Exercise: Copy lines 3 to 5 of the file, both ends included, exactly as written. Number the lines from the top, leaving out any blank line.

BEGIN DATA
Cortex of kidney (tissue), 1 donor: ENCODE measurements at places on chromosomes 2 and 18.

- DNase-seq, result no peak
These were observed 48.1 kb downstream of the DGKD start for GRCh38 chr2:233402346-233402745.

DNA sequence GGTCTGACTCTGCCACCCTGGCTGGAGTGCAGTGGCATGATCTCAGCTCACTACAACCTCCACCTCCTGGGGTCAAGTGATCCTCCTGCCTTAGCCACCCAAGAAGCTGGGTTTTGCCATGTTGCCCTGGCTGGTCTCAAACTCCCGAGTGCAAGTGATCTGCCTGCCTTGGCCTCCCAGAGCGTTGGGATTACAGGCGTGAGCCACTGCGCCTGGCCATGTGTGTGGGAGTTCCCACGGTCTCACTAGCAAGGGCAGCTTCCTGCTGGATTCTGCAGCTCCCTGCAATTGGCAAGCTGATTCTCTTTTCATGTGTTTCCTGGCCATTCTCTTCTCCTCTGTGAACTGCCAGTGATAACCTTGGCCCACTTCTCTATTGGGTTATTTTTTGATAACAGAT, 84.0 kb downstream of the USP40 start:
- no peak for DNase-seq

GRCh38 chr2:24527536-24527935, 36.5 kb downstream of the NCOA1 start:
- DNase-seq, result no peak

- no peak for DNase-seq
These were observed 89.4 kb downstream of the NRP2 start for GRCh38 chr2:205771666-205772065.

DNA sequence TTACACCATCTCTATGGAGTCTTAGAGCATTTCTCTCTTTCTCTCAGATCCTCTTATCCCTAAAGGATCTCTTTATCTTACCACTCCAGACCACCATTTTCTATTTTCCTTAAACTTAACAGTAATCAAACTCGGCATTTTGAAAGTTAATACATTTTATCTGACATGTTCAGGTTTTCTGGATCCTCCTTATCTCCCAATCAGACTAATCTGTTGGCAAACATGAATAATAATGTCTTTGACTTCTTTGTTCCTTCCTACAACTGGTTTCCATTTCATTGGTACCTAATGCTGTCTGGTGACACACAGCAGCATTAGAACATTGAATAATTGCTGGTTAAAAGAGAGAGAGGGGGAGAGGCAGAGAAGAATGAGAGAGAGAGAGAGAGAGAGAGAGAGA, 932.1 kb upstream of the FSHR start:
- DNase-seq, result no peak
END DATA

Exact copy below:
These were observed 48.1 kb downstream of the DGKD start for GRCh38 chr2:233402346-233402745.

DNA sequence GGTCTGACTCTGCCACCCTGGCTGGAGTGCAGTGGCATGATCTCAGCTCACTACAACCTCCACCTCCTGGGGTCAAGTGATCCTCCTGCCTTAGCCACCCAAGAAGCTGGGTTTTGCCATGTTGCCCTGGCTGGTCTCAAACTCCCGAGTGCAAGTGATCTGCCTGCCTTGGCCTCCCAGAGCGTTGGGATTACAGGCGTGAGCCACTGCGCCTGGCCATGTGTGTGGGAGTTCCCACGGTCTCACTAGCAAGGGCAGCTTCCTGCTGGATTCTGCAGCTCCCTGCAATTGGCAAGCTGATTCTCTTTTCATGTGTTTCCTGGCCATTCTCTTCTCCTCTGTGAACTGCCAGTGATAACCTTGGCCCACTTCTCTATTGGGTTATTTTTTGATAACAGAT, 84.0 kb downstream of the USP40 start:
- no peak for DNase-seq